I love tofu. A lot. So much so I’d be happy eat it every day of the week. But I don’t, because it is very expensive in London (probably because I know how much tofu costs in Asia that I am reluctant to spend £2 on a block of tofu). 😦
Doufu geng is a delicious and nutritious Chinese delicacy in the form of a thick soup or stew with tofu. Many fancy Chinese restaurants zhoosh it up with expensive non-veggie ingredients like prawns and Jinhua ham, but the humble doufu geng is extremely versatile, pantry friendly, and easily made vegetarian. It is also surprisingly easy to make (well, my recipe anyway).
Ingredients (serves 1):
I chose to use several types of mushrooms because I love mushrooms. You don’t need to use all, though it would enhance your stock greatly if you have dried mushrooms. 🙂
- half a block of tofu, roughly mashed (soft or silken tofu works well)
- 4 dried shiitake mushrooms, reconstituted and sliced (or substitute with dried porcini)
- 2 white mushrooms, sliced
- 20g of shimeji mushrooms
- 30g of frozen mixed vegetables
- 3 cherry tomatoes, quartered
- 1 egg, beaten
- 1 cup of vegetable stock
- 1 clove of garlic, sliced
- a small knob of ginger, sliced
- a handful of spring onions / scallions, chopped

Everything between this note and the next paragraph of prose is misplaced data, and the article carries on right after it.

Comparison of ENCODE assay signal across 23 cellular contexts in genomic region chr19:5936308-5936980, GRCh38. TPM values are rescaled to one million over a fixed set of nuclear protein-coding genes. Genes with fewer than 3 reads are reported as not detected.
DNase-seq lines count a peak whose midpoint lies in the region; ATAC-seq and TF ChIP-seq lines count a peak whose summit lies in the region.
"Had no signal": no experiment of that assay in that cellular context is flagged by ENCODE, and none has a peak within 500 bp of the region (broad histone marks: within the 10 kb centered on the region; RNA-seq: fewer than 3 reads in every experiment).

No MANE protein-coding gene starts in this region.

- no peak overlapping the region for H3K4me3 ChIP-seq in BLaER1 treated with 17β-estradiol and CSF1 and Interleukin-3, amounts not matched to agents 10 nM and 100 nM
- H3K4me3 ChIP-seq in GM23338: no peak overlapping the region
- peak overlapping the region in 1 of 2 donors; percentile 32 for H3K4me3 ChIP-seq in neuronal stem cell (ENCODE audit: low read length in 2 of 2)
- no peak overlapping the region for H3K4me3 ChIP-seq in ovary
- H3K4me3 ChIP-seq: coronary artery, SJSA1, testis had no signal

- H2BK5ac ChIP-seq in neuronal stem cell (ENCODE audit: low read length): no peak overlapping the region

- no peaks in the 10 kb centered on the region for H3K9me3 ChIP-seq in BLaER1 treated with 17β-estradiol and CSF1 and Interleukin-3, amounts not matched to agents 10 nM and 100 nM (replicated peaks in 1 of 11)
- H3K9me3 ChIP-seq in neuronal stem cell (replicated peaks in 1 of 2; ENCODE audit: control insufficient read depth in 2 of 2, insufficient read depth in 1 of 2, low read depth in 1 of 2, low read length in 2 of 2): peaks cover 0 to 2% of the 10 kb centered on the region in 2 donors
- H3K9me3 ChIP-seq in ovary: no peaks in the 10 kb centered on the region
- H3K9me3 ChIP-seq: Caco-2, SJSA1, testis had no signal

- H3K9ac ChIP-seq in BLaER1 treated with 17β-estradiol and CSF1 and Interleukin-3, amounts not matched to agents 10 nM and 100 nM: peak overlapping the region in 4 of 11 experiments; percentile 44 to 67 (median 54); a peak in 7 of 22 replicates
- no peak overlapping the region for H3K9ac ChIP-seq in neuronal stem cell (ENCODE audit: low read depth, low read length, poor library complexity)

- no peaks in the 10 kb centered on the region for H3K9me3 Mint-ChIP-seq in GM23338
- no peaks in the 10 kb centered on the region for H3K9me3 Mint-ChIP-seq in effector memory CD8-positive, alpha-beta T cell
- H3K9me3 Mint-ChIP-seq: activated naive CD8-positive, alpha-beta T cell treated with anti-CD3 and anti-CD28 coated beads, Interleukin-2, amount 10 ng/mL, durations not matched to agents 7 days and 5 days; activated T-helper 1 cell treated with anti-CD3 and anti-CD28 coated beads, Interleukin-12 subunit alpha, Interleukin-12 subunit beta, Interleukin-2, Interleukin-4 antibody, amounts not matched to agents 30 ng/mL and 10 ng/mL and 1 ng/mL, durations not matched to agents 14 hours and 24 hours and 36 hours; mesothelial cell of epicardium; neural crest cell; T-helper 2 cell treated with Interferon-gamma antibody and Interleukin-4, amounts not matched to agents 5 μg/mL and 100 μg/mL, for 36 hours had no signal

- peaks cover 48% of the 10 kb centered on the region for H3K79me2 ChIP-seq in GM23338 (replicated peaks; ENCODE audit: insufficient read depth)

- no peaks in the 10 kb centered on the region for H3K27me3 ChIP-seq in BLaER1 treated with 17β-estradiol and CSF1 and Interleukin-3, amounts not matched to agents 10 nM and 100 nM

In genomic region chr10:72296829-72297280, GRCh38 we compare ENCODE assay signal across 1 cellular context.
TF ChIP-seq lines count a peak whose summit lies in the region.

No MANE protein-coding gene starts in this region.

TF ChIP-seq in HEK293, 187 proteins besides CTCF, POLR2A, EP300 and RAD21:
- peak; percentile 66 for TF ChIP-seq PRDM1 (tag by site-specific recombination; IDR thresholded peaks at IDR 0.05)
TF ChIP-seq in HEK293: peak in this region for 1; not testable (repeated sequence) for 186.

- 1 tbsp of Shaoxing rice wine (substitute with mirin or sherry, or omit altogether if you haven’t got it, though it does add a delicate richness to the soup)
- 1 tbsp of soy sauce
- 1 tbsp of cornstarch, dissolved in 3 tbsp of water
- a generous dash of ground white pepper
- a light drizzle of sesame oil
- 1/2 tsp of cooking oil (I used canola / rapeseed oil)
1. Reconstitute dried shiitake in 1 cup of water several hours before cooking. Save the water as we will be needing it for the soup.
2. Heat cooking oil in a medium saucepan. When oil is heated, add garlic and sauté until aromatic but do not brown.
3. Pour in shiitake water and vegetable stock. Add in ginger and rice wine and bring to a boil.
4. Add mushrooms, tofu, and vegetables and cook for about 2-3 minutes.
5. Pour in cornstarch mix and stir well. Season with white pepper and soy sauce. taste and adjust seasoning accordingly.
6. Turn the heat up. Slowly drizzle the beaten egg into the soup whilst stirring very quickly in one direction. The egg will form delicate white ribbons upon contact with the boiling liquid. Turn off heat immediately after to prevent overcooking.
7. Ladle into bowls, sprinkle some spring onion/scallion slices and drizzle some sesame oil. Serve with rice. 🙂